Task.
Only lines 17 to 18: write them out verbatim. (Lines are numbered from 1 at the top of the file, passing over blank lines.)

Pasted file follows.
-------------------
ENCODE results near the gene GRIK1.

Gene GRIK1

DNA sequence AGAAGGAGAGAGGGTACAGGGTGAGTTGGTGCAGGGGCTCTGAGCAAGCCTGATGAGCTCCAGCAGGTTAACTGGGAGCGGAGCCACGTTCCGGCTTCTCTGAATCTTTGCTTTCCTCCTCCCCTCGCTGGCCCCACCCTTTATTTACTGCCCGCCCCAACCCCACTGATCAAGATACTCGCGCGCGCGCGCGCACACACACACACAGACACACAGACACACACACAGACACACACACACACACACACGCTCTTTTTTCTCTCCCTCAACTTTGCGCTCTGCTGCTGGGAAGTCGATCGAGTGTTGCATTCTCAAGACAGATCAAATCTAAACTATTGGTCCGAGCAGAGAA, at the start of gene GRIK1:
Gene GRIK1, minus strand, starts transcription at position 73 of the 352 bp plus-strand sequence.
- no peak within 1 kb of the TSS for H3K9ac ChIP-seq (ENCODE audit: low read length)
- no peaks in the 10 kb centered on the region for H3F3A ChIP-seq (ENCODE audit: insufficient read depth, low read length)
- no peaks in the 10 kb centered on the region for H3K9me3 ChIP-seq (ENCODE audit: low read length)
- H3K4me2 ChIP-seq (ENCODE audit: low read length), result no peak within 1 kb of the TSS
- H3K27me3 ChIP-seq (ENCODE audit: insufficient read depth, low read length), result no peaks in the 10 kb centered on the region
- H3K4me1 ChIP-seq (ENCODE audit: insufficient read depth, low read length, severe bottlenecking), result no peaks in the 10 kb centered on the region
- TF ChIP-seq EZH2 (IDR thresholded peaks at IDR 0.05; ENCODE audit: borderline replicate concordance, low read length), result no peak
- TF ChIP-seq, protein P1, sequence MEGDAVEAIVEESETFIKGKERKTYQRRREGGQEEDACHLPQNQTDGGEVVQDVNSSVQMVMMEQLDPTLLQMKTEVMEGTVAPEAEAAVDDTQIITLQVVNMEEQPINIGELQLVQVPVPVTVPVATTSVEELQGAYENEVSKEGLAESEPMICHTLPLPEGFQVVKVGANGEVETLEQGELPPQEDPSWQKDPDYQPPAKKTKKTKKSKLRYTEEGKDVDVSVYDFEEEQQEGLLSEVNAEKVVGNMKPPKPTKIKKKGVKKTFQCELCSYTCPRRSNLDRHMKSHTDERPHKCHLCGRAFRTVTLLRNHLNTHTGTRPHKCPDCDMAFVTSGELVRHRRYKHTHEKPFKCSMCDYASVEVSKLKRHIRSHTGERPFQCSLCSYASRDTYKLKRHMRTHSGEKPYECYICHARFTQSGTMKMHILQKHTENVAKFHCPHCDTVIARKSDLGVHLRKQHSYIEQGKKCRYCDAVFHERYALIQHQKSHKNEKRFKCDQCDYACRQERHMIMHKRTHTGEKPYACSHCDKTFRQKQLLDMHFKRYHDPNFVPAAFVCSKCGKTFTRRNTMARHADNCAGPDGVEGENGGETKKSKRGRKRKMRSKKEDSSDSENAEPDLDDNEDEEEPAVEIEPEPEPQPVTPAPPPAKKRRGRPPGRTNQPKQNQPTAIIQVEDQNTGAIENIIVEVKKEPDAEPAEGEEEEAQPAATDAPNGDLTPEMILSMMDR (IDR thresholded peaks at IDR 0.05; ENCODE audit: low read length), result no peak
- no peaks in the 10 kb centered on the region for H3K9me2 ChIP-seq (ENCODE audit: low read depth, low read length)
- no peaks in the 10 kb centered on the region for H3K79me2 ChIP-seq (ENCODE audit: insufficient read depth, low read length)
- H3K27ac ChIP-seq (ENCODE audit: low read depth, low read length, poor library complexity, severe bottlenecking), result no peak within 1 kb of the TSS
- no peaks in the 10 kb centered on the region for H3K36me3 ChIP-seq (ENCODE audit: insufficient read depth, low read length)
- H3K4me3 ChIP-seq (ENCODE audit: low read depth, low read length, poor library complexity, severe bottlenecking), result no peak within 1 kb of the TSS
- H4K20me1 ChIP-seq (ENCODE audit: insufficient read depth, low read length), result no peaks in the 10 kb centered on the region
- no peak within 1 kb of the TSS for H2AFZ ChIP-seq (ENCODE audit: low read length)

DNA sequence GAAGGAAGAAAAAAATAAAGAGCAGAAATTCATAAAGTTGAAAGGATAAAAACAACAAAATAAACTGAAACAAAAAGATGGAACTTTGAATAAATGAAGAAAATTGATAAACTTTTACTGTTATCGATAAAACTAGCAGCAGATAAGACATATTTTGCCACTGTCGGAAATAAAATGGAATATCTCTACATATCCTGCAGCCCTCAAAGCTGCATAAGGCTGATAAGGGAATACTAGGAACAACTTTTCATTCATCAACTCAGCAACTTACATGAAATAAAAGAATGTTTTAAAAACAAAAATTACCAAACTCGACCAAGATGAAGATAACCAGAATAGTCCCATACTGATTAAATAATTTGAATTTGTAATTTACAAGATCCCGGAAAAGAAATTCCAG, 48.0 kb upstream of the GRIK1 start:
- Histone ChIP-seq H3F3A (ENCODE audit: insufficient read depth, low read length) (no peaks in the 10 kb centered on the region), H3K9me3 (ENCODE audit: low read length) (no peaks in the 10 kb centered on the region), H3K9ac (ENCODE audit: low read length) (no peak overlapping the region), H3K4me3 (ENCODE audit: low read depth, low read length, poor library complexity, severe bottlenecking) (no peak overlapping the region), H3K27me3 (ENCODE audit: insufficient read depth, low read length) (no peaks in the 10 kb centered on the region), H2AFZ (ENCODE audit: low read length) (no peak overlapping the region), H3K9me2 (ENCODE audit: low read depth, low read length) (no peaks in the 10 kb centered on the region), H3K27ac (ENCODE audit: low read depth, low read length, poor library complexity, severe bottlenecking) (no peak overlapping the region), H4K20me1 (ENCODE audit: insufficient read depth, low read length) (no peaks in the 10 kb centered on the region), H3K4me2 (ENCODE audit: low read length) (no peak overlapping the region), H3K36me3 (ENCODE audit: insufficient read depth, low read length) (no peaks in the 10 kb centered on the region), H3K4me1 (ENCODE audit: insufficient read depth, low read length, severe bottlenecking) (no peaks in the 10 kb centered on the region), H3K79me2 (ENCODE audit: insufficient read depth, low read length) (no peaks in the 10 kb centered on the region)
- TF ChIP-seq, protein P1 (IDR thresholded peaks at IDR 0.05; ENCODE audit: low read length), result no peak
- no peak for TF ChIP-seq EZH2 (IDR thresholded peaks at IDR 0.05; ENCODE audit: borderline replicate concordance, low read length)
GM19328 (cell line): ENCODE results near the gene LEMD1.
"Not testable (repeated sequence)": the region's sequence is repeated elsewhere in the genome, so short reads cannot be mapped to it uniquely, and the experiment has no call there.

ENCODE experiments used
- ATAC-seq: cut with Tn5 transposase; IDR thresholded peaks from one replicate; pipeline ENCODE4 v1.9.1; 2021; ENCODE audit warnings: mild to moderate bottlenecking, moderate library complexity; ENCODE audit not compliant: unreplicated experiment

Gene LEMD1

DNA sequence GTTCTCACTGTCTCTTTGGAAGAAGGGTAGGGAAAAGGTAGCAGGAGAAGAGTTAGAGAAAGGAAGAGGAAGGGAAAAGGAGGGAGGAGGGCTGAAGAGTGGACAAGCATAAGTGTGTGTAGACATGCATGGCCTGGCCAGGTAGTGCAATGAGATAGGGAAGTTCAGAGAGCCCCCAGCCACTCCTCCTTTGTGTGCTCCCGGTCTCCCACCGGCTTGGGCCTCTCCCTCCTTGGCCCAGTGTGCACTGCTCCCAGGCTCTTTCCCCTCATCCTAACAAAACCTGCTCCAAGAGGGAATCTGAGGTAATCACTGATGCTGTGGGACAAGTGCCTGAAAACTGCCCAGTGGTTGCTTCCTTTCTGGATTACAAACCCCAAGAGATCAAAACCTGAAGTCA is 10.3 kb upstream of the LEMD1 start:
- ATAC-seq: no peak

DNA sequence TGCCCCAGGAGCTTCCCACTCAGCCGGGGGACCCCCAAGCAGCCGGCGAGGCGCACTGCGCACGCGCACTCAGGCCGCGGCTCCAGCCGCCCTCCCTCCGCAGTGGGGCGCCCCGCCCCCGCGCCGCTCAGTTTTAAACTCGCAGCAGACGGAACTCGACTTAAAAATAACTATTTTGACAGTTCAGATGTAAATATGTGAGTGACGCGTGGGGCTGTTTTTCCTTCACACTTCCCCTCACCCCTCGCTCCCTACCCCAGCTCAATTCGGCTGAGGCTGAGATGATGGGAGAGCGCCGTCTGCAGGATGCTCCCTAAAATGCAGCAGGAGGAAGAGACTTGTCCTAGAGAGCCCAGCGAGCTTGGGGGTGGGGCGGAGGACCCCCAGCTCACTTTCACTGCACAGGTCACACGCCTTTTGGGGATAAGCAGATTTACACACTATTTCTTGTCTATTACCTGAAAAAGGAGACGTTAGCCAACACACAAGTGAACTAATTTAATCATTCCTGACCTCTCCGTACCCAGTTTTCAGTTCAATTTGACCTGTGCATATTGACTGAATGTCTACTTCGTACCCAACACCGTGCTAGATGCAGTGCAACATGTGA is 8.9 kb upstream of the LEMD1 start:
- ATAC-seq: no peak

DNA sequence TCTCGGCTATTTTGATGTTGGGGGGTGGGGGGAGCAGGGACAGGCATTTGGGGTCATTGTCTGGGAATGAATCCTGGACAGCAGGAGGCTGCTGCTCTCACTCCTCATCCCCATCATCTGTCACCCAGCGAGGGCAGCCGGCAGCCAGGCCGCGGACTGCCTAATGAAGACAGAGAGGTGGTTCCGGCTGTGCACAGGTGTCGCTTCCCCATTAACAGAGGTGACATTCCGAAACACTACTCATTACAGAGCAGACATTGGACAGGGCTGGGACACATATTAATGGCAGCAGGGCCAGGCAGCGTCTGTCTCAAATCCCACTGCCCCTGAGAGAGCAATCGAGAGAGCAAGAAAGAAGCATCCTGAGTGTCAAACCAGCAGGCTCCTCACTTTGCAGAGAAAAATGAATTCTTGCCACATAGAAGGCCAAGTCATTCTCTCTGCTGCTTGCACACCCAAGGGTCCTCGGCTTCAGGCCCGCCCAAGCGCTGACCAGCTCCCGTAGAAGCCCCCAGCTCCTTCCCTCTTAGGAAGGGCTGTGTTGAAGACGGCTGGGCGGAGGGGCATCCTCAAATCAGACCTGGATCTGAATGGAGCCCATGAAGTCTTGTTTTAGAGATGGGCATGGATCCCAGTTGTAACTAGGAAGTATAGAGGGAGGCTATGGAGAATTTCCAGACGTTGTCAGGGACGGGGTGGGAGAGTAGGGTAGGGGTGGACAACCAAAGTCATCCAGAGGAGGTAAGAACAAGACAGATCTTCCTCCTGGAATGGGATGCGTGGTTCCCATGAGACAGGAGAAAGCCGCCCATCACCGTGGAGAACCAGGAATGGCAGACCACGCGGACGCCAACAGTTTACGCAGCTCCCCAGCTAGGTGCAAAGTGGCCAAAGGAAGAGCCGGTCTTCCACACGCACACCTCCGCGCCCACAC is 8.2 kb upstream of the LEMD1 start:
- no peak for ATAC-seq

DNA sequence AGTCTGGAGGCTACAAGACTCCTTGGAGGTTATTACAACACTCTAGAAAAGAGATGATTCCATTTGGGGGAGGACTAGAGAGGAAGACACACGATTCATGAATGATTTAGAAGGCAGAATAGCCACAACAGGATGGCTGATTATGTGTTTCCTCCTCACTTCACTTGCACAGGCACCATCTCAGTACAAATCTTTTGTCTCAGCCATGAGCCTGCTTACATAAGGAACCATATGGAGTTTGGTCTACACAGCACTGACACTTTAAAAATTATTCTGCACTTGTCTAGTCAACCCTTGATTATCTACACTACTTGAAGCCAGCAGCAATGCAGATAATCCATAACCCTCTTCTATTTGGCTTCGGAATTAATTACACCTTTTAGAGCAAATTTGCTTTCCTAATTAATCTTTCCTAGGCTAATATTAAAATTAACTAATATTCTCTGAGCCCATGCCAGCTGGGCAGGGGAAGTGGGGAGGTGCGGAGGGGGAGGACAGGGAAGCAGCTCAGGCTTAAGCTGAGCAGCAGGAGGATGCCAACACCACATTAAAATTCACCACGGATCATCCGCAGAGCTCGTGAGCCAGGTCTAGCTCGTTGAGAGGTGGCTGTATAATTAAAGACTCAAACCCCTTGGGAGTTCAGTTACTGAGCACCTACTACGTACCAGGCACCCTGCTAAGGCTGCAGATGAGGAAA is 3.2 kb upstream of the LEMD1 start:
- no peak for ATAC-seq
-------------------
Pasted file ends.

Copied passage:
- H3K4me3 ChIP-seq (ENCODE audit: low read depth, low read length, poor library complexity, severe bottlenecking), result no peak within 1 kb of the TSS
- H4K20me1 ChIP-seq (ENCODE audit: insufficient read depth, low read length), result no peaks in the 10 kb centered on the region